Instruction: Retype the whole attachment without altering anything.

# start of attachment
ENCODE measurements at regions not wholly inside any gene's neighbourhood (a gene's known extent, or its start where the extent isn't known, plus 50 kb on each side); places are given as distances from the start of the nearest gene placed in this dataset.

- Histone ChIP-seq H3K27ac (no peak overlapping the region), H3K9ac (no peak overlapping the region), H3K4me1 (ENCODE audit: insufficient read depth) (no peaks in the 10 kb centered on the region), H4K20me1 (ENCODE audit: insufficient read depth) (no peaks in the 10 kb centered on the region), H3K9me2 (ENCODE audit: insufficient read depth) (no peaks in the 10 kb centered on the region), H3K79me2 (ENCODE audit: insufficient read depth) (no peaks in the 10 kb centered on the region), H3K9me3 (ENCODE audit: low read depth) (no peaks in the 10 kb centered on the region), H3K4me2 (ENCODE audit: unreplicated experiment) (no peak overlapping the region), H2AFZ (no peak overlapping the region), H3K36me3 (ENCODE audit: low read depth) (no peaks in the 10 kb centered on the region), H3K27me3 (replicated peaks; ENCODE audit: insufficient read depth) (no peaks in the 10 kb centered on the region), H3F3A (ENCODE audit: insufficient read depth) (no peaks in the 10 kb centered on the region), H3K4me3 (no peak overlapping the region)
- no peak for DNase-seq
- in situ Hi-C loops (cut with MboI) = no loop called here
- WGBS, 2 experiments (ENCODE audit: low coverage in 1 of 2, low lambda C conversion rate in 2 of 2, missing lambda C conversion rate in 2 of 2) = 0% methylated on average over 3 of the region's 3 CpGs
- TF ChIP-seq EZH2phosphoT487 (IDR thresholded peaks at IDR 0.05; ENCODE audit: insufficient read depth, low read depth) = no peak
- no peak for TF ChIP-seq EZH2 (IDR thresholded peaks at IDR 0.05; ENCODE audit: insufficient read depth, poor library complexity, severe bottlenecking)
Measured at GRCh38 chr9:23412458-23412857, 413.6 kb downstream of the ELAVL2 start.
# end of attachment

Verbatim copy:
ENCODE measurements at regions not wholly inside any gene's neighbourhood (a gene's known extent, or its start where the extent isn't known, plus 50 kb on each side); places are given as distances from the start of the nearest gene placed in this dataset.

- Histone ChIP-seq H3K27ac (no peak overlapping the region), H3K9ac (no peak overlapping the region), H3K4me1 (ENCODE audit: insufficient read depth) (no peaks in the 10 kb centered on the region), H4K20me1 (ENCODE audit: insufficient read depth) (no peaks in the 10 kb centered on the region), H3K9me2 (ENCODE audit: insufficient read depth) (no peaks in the 10 kb centered on the region), H3K79me2 (ENCODE audit: insufficient read depth) (no peaks in the 10 kb centered on the region), H3K9me3 (ENCODE audit: low read depth) (no peaks in the 10 kb centered on the region), H3K4me2 (ENCODE audit: unreplicated experiment) (no peak overlapping the region), H2AFZ (no peak overlapping the region), H3K36me3 (ENCODE audit: low read depth) (no peaks in the 10 kb centered on the region), H3K27me3 (replicated peaks; ENCODE audit: insufficient read depth) (no peaks in the 10 kb centered on the region), H3F3A (ENCODE audit: insufficient read depth) (no peaks in the 10 kb centered on the region), H3K4me3 (no peak overlapping the region)
- no peak for DNase-seq
- in situ Hi-C loops (cut with MboI) = no loop called here
- WGBS, 2 experiments (ENCODE audit: low coverage in 1 of 2, low lambda C conversion rate in 2 of 2, missing lambda C conversion rate in 2 of 2) = 0% methylated on average over 3 of the region's 3 CpGs
- TF ChIP-seq EZH2phosphoT487 (IDR thresholded peaks at IDR 0.05; ENCODE audit: insufficient read depth, low read depth) = no peak
- no peak for TF ChIP-seq EZH2 (IDR thresholded peaks at IDR 0.05; ENCODE audit: insufficient read depth, poor library complexity, severe bottlenecking)
Measured at GRCh38 chr9:23412458-23412857, 413.6 kb downstream of the ELAVL2 start.